Health Information

How to Help Students in Distress

The majority of mental illnesses begin in adolescence – while young people are still in school – making schools an optimal setting for early identification and intervention. Addressing mental illnesses early can help to reduce the impact of symptoms, yet as many as 5 in 6 young people will not receive the help they need¹.

Educators are uniquely positioned to be the “eyes, ears, and heart”² by noticing when a young person may be struggling and being a caring adult in their lives. You do not need to be a mental health professional to know when a person is in distress, demonstrate concern for their well-being, and help them to get help. Here are some tips:

  • Get to know your students – build relationships with them and their caregivers.
  • Keep an eye out for any changes in a young person’s mood, behaviour, presentation, or performance. Notice when something seems unusual about them. Mental health problems can show up in many ways:
    • How they present themselves
    • Their behaviour, emotions, or energy levels
    • Their performance in school activities, absences
  • Demonstrate concern for their well-being. Connect with them individually and ask if they would like to talk to a professional.
  • Avoid judgment. We want youth to have positive experiences talking to adults so that they will keep doing it and get the help they need.
  • Keep relevant staff informed. Discretion can be important but your school’s well-being team may have more information. The teams could include principals/administrators, special education teams (psychology staff, resource teachers), student services, and others – know who’s on your team!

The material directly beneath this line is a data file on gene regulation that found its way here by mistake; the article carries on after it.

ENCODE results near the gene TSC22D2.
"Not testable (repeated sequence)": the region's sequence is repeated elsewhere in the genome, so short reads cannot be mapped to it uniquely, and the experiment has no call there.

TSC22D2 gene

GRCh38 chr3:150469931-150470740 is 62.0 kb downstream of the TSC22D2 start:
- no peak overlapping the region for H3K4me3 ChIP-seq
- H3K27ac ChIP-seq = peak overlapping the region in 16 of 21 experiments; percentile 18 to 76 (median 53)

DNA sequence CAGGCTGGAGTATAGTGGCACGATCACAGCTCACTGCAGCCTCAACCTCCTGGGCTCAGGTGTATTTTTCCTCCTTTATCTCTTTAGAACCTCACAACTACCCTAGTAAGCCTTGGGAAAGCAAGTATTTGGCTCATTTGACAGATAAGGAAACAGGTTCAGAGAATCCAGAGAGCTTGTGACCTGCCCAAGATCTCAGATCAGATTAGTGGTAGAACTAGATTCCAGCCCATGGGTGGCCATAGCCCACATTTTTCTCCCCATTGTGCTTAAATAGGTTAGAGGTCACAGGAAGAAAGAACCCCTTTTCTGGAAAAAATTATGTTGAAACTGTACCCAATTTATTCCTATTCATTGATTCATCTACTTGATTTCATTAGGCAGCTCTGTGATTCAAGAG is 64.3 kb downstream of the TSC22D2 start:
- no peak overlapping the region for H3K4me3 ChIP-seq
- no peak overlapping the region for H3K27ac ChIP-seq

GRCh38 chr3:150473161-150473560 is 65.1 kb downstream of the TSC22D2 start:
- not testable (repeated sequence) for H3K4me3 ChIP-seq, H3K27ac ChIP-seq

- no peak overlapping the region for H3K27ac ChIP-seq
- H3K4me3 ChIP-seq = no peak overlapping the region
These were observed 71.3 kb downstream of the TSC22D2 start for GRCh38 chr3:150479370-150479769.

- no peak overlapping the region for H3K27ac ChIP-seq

• Don’t wait. If you notice something, speak up. You may have one piece of information that, when combined with pieces from other staff, students, or caregivers, could indicate help is needed immediately.
  • Get informed. Participate in training provided by the school board, utilize the resources for staff, know the pathway for getting help in your school.
  • Know the resources for mental health support in your school. You have access to mental health professionals, possibly via your school administrators, who can assess the student, refer them to further supports, and give ideas for classroom modifications. Visit Minds Connected for more mental health resources in our community.
  • Take care of your own mental health.

If you are an educator, log in or register for an online account to access specific resources for you.

For more information or if you have questions, contact Lambton Public Health.

  1. School Mental Health ASSIST:
  2. MHASEF Research Team. (2015) The Mental Health of Children and Youth in Ontario: A Baseline Scorecard. Institute for Clinical Evaluative Sciences. As quoted in Children’s Mental Health Ontario: